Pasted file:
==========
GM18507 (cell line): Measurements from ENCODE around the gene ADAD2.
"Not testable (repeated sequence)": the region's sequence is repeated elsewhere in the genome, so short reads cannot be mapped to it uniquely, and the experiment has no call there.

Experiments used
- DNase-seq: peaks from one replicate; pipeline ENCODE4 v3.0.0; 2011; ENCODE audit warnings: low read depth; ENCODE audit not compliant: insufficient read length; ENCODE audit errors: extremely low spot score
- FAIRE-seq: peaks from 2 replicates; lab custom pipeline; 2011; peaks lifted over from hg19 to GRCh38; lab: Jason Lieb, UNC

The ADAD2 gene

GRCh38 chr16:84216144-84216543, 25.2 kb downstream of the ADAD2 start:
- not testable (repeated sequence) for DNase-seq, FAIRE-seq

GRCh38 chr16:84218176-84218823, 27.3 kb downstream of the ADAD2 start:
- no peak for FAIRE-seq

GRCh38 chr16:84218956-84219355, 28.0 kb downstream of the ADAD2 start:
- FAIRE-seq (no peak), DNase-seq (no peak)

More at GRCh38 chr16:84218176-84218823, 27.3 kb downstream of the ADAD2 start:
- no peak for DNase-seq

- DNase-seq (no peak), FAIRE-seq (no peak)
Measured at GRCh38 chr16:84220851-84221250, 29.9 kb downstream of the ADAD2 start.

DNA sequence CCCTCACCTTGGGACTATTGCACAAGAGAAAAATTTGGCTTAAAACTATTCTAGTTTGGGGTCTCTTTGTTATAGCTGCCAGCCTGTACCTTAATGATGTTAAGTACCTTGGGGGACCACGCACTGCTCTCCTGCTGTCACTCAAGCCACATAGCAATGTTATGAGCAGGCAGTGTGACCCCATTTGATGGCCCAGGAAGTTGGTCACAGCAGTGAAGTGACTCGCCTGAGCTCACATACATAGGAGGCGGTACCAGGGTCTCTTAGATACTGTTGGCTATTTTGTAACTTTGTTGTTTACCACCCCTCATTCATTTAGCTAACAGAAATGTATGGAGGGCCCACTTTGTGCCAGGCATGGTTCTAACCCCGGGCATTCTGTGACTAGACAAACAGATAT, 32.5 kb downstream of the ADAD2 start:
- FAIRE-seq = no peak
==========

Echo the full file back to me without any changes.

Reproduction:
GM18507 (cell line): Measurements from ENCODE around the gene ADAD2.
"Not testable (repeated sequence)": the region's sequence is repeated elsewhere in the genome, so short reads cannot be mapped to it uniquely, and the experiment has no call there.

Experiments used
- DNase-seq: peaks from one replicate; pipeline ENCODE4 v3.0.0; 2011; ENCODE audit warnings: low read depth; ENCODE audit not compliant: insufficient read length; ENCODE audit errors: extremely low spot score
- FAIRE-seq: peaks from 2 replicates; lab custom pipeline; 2011; peaks lifted over from hg19 to GRCh38; lab: Jason Lieb, UNC

The ADAD2 gene

GRCh38 chr16:84216144-84216543, 25.2 kb downstream of the ADAD2 start:
- not testable (repeated sequence) for DNase-seq, FAIRE-seq

GRCh38 chr16:84218176-84218823, 27.3 kb downstream of the ADAD2 start:
- no peak for FAIRE-seq

GRCh38 chr16:84218956-84219355, 28.0 kb downstream of the ADAD2 start:
- FAIRE-seq (no peak), DNase-seq (no peak)

More at GRCh38 chr16:84218176-84218823, 27.3 kb downstream of the ADAD2 start:
- no peak for DNase-seq

- DNase-seq (no peak), FAIRE-seq (no peak)
Measured at GRCh38 chr16:84220851-84221250, 29.9 kb downstream of the ADAD2 start.

DNA sequence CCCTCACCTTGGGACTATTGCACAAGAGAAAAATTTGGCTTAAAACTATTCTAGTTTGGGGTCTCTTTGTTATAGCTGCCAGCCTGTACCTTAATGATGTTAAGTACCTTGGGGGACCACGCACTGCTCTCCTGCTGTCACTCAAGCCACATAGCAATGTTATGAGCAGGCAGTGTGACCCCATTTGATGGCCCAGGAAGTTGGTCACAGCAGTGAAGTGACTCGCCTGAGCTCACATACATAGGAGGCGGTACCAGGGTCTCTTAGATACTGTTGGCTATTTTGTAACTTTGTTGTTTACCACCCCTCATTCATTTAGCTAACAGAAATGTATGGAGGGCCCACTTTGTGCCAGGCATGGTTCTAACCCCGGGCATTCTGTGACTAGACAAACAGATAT, 32.5 kb downstream of the ADAD2 start:
- FAIRE-seq = no peak